The recent decisions of the USPTO Patent Trial and Appeal Board (PTAB) granting Celgene’s requests for rehearing in parallel Inter Partes Review proceedings brought by Kyle Bass’s Coalition for Affordable Drugs (CFAD) are notable in several respects. First, the fact that the PTAB granted rehearing and partially reversed its original rulings is a rare success for a patent owner. Second, the fact that Celgene was able to uphold one of the challenged claims highlights the potential value of obtaining a variety of claims and defending them on an individual basis.
The Celgene Patent At Issue
The decisions at issue were rendered in three parallel IPRs: Affordable Drugs VI, LLC, v. Celgene Corporation (IPR2015-01098, IPR2015-01102, and IPR2015-01103). The patent at issue in all three proceedings was Celgene’s U.S. 6,315,720, which is directed to methods of “delivering” (distributing) teratogenic drugs (such as Thalidomide) in a way that restricts access to patients that have an acceptable risk profile. Independent claim 1 recites:
1. In a method for delivering a drug to a patient in need of the drug, while avoiding the occurrence of an adverse side effect known or suspected of being caused by said drug, wherein said method is of the type in which prescriptions for said drug are filled only after a computer readable storage medium has been consulted to assure that the prescriber is registered in said medium and qualified to prescribe said drug, that the pharmacy is registered in said medium and qualified to fill the prescription for said drug, and the patient is registered in said medium and approved to receive said drug, the improvement comprising:
defining a plurality of patient risk groups based upon a predefined set of risk parameters for said drug;
defining a set of information to be obtained from said patient, which information is probative of the risk that said adverse side effect is likely to occur if said drug is taken by said patient;
in response to said information set, assigning said patient to at least one of said risk groups and entering said risk group assignment in said medium;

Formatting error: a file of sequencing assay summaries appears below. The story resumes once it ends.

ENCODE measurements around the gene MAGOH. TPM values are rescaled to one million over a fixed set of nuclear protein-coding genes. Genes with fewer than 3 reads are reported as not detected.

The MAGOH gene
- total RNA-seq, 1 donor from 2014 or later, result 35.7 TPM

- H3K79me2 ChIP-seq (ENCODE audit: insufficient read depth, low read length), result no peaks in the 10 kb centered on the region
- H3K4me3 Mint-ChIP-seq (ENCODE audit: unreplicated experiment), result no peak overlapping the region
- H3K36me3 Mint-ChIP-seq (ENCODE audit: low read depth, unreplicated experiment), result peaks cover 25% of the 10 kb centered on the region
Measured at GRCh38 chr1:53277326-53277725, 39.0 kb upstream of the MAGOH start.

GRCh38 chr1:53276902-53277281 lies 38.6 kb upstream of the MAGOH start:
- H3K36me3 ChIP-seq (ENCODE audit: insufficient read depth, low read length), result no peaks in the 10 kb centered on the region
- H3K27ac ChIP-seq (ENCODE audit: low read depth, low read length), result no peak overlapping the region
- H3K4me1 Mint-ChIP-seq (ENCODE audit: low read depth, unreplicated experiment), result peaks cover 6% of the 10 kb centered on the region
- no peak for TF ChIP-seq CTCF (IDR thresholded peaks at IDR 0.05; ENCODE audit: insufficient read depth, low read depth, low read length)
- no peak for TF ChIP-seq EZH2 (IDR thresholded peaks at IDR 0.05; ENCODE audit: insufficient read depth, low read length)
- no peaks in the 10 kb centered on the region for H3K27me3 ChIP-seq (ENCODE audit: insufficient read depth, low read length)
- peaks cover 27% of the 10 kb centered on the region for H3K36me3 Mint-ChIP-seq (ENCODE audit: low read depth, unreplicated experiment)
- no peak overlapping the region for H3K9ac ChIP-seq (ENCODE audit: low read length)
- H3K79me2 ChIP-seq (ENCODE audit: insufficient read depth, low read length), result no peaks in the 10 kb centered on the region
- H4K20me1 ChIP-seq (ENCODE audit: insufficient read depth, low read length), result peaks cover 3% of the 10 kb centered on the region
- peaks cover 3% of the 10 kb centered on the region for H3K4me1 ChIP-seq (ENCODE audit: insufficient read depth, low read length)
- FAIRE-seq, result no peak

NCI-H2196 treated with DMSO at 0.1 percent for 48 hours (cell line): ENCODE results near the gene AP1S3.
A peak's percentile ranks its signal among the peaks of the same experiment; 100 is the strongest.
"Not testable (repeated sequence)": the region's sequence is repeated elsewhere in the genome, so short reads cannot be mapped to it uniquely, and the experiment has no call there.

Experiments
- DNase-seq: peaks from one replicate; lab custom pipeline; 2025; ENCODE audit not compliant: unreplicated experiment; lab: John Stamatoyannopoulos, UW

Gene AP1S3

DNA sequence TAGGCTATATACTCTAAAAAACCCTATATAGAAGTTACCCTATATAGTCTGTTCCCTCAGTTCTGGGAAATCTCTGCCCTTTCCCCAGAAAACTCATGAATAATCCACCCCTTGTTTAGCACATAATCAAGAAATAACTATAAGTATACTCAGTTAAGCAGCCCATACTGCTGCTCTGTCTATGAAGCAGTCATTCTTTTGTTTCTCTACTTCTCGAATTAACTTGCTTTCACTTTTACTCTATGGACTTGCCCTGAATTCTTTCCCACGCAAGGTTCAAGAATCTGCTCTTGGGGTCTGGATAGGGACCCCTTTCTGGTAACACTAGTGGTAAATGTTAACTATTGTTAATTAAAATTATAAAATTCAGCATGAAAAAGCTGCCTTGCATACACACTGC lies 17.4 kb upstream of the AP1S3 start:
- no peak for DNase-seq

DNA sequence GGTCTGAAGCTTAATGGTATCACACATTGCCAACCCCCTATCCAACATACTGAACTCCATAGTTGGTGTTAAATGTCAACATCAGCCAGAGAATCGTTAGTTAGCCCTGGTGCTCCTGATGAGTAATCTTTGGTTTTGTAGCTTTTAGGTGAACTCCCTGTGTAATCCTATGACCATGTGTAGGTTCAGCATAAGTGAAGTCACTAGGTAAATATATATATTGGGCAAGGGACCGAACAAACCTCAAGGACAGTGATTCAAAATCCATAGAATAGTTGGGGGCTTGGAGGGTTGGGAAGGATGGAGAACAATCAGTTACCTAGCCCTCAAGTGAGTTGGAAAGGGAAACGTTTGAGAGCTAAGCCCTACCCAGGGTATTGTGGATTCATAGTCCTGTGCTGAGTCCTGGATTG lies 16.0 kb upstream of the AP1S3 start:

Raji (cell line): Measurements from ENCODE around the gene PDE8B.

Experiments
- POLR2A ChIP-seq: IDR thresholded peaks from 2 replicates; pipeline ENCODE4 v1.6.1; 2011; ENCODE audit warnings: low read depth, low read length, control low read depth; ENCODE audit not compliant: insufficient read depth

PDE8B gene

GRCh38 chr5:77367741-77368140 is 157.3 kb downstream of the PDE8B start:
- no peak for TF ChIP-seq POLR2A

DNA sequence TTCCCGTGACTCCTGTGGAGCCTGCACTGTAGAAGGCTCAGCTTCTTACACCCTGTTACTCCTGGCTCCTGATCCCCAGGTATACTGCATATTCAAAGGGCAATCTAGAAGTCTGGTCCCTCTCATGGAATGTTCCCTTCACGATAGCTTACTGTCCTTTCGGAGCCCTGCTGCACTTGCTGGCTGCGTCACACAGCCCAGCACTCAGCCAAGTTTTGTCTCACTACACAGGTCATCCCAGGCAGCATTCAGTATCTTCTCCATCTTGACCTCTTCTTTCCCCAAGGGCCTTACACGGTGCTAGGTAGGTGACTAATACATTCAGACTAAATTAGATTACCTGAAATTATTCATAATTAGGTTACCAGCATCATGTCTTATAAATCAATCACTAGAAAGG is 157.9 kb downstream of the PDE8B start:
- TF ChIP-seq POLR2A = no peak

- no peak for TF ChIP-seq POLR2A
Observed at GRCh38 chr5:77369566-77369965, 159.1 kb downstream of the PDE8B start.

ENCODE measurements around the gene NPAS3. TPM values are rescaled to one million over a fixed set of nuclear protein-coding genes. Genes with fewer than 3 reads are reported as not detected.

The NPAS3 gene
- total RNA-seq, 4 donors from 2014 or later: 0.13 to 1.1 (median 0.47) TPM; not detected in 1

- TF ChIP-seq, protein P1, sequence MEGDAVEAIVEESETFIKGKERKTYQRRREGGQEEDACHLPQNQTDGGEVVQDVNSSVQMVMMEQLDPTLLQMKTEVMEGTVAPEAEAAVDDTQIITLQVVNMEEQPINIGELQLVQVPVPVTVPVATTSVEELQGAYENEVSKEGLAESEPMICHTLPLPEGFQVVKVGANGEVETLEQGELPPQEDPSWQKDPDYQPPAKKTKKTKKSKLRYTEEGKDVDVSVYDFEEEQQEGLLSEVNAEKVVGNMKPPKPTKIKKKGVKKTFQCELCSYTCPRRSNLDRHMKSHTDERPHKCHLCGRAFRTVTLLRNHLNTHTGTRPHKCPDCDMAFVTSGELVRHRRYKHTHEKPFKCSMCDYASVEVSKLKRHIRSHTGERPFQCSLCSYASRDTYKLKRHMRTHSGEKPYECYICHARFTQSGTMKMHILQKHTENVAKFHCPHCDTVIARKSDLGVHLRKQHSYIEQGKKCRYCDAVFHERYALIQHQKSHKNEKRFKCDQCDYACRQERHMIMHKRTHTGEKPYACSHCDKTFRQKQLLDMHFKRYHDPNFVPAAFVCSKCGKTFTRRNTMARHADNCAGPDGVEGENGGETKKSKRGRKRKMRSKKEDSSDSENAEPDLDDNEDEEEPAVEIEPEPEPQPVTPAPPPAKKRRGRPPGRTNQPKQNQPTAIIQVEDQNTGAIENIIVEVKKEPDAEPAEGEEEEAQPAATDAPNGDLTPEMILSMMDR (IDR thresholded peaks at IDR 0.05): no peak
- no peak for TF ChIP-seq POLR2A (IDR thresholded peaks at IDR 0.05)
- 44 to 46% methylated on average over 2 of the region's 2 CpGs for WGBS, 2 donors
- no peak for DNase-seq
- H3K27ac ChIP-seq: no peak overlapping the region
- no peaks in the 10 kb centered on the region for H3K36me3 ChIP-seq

based upon said information and said risk group assignment, determining whether the risk that said adverse side effect is likely to occur is acceptable; and
upon a determination that said risk is acceptable, generating a prescription approval code to be retrieved by said pharmacy before said prescription is filled.
Claim 10, which is the only claim for which Celgene requested rehearing recites that the information set upon which a determination is made includes genetic testing results.
The Final Written Decisions
The final written decisions held all claims invalid as obvious over certain THALOMID™ prescribing information in view of Cunningham (U.S. 5,832,449) and further in view of the knowledge of one of ordinary skill in the art. The PTAB additionally relied on the testimony of CFAD’s expert, Dr. Fudin, and his interpretation of FDA meeting minutes that discussed genetic counseling for pregnant women. Based on the combined references and the other evidence of record, the PTAB held with respect to claim 10 “that the genetic testing of dependent claim 10 represents a combination of known elements for their known use to achieve a predictable result.”
The PTAB Request For Rehearing Decision
Celgene requested rehearing, asserting the PTAB erred in finding claim 10 obvious. Specifically, Celgene alleged that CFAD had not provided sufficient evidence to prove that genetic testing for the claimed purpose was “common,” as CFAD’s alleged, and that the PTAB impermissibly shifted the burden onto Celgene to show that genetic testing was not known in the art for the claimed purpose.
In a rare move, the PTAB granted Celgene’s requests for rehearing, and admitted its error:
We agree that the proper focus is not whether Patent Owner disputed that fact, but whether Petitioner came forward with evidence sufficient to demonstrate that genetic testing was known and would have been used in the combination required by claim 10. We also agree that the lack of disclosure in the prior art of record—coupled with the record’s disclosure of other types of tests—cuts against a finding “that genetic testing would be used, let alone that it would have been common.”
Perhaps the PTAB had seen the Federal Circuit decision in Honeywell, which reversed the Board for improperly shifting the burden to the patent holder on a different issue.
Thus, the PTAB ultimately held that CFAD did not demonstrate that claim 10 was unpatentable, and the final written decision for each of the IPRs was modified to hold that only claims 1-9 and 11-32 are unpatentable.
It is no secret that the odds of succeeding on a PTAB request for rehearing are extremely long. Hundreds of requests for rehearing have been filed since the AIA took effect, and only a handful have been granted. However, cases like this show that if a party is able to articulate a clear error in legal analysis–rather than simply a disagreement with the way in which the evidence was weighed–the PTAB may acknowledge its mistake and reverse an earlier holding. In order to identify errors that may provide a solid basis for a request for rehearing, parties may want to take careful note of the PTAB’s articulated rationales in both its institution decisions and its final written decisions. While requests for rehearing may rarely reap reward, when they do, the reward can be great.
As noted above, this case also highlights the potential value of obtaining a variety of claims. The patent at issue included two independent claims, with 26 claims dependent from claim 1 and four claims dependent from claim 28. While preserving 1 claim out of 32 might not sound like a good result, if that one claim encompasses relevant products, it could have significant commercial value.